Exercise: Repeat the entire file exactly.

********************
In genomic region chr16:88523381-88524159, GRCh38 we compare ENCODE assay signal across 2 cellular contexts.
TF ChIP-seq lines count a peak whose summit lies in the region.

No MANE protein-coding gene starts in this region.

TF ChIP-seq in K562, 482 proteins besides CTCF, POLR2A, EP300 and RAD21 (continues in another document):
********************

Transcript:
In genomic region chr16:88523381-88524159, GRCh38 we compare ENCODE assay signal across 2 cellular contexts.
TF ChIP-seq lines count a peak whose summit lies in the region.

No MANE protein-coding gene starts in this region.

TF ChIP-seq in K562, 482 proteins besides CTCF, POLR2A, EP300 and RAD21 (continues in another document):